is not a situation where the Court should independently determine a value somewhere
between the values offered by the parties. The valuation evidence was presented by two
qualified experts, but this Court is not an expert appraiser. The calculations performed by
the experts, particularly the discounted cash flow analysis applicable to the Business Park
valuation, include many steps. If the Court were to determine one factor, such as the
absorption rate or the discount rate, should be more than that used by Witt but lower than
that used by CBRE (which it is not inclined to do), the resulting change in the value would
not be something the Court has the expertise to calculate. And, as noted above, given the
purpose of the valuation, a conservative value, such as that represented by the CBRE
Appraisal, is appropriate.
CONCLUSION.

For the foregoing reasons, the Court concludes that the market value of Debtor’s
Real Property for purposes of plan confirmation is $3,570,000. Both the Witt and CBRE
appraisals adopt the following definition of market value: “The most probable price which
a property should bring in a competitive and open market under all conditions requisite to a
fair sale, the buyer and seller each acting prudently and knowledgeably, and assuming the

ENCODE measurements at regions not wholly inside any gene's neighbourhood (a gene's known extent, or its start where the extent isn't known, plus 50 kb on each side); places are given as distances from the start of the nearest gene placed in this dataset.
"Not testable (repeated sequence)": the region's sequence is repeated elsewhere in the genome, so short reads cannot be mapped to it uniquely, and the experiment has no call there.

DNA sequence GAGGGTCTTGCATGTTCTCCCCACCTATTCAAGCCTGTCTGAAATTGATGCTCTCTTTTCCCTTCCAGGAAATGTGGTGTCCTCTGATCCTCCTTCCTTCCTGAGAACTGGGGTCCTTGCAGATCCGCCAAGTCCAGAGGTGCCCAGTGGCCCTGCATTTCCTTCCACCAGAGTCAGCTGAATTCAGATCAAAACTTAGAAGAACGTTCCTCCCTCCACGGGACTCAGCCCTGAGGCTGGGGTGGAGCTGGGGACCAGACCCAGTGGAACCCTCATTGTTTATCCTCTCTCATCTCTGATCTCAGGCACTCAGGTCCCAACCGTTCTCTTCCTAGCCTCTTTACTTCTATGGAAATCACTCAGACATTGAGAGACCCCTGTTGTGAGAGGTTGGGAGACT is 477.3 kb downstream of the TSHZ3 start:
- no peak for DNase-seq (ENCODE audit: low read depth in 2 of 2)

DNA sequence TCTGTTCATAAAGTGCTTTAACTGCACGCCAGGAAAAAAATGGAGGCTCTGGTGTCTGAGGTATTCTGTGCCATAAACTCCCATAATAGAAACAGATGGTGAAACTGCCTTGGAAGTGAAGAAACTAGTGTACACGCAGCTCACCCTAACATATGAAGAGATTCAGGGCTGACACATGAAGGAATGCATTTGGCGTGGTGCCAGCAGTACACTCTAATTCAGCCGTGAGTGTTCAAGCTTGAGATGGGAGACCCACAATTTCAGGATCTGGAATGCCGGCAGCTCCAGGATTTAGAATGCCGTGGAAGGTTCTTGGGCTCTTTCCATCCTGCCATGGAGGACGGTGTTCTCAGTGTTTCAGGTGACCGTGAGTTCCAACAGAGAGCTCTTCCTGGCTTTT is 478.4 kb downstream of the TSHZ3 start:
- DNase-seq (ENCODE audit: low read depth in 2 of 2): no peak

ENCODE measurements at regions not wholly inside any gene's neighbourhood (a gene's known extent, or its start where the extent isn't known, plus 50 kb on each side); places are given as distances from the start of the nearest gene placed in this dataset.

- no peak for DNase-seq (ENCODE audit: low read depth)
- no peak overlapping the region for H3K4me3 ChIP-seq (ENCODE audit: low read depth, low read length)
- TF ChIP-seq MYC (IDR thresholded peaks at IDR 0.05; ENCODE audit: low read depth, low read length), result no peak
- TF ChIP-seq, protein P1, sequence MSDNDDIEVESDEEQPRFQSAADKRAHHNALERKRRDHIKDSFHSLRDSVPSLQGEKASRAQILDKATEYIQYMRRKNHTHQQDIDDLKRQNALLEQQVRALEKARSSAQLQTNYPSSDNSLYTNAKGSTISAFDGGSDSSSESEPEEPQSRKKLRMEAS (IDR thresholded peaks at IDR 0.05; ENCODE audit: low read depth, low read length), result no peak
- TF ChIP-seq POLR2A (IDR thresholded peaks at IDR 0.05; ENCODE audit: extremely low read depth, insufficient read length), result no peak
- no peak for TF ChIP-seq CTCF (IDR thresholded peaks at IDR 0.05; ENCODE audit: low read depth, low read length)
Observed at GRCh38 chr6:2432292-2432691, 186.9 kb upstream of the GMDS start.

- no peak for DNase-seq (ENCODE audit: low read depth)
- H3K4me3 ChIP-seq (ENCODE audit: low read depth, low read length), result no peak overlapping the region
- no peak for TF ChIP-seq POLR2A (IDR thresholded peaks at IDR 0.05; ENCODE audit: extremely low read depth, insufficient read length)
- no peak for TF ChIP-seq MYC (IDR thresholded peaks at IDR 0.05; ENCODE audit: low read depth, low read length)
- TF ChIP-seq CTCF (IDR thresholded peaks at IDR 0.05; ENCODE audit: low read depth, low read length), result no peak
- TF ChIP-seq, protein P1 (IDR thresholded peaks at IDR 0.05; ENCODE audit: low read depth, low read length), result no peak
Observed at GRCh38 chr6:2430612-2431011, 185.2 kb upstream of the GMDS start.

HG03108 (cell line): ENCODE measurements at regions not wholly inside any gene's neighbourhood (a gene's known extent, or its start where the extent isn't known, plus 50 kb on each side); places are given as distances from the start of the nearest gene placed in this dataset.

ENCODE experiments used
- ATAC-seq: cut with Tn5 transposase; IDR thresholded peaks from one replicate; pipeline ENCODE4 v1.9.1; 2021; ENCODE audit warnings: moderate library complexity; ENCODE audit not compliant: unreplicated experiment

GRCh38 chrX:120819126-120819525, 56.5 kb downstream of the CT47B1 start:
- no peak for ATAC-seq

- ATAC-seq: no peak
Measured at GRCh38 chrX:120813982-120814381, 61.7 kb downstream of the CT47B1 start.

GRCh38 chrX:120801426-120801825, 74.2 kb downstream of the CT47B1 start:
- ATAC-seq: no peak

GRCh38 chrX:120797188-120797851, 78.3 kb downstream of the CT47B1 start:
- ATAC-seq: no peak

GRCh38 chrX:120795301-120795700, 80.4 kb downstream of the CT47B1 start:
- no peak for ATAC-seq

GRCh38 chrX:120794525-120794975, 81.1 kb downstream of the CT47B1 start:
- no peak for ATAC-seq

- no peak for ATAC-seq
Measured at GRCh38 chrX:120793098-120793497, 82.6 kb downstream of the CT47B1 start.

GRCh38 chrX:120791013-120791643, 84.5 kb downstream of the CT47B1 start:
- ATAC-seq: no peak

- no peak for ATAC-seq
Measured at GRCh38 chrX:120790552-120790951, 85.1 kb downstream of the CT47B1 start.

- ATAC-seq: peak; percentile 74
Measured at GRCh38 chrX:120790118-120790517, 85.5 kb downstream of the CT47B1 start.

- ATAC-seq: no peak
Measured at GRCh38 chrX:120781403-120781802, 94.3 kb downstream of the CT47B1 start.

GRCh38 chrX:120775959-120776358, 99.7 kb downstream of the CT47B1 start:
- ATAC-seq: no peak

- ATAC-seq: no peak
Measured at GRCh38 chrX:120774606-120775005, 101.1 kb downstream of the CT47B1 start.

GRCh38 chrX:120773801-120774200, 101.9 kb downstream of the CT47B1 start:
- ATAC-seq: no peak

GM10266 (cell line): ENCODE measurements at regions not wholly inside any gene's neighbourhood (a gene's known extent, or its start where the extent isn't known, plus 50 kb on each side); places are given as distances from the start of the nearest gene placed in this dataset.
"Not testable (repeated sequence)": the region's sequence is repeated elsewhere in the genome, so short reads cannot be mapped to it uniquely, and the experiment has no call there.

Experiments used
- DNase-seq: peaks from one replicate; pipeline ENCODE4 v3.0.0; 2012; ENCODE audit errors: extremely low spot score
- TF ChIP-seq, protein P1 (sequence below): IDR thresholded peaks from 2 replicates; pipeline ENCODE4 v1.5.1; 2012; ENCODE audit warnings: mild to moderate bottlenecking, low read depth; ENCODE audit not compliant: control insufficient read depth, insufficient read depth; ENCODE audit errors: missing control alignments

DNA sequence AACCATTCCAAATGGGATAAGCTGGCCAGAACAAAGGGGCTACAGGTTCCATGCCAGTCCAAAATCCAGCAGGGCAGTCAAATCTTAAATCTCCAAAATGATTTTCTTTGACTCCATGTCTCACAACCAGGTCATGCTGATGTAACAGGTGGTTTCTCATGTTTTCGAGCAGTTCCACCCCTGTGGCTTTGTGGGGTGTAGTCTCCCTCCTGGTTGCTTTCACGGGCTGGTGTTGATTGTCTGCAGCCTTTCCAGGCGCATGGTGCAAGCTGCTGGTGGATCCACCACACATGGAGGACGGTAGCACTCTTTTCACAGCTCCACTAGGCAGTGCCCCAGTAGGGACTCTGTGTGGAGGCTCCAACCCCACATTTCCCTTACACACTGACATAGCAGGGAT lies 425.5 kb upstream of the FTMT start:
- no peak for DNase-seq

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price is not affected by undue stimulus.”30 The Court finds this to be an appropriate
definition of value for the purpose of confirmation of Debtor’s proposed plan, under which
the Real Property would be distributed to Bank in partial or total satisfaction of the secured
portion of its claim. The Court emphasizes, however, that this valuation is only for the
purpose of confirmation of Debtor’s proposed plan.31

IT IS SO ORDERED.
# # #


30 Exh. 3, p. 3; Exh. S., Addendum E, definitions, p. 1 (the definition in Exh. S does not begin
with a capital letter and has a comma after “the buyer and seller” but is otherwise identical to the one in
Exh. 3). Implicit in this definition are the following conditions: (1) Buyer and seller are typically
motivated; (2) both parties are well informed or well advised, and acting in what they consider their own
best interests; (3) a reasonable time is allowed for exposure in the open market; (4) payment is made in
cash or financial arrangements comparable thereto; and (5) the price represents the normal consideration
for a property sold unaffected by special or creative financing or sales concessions granted by anyone
associated with the sale. Id.

31 The Court makes no finding whether this would be an appropriate value for confirmation of a
sale following foreclosure in state court.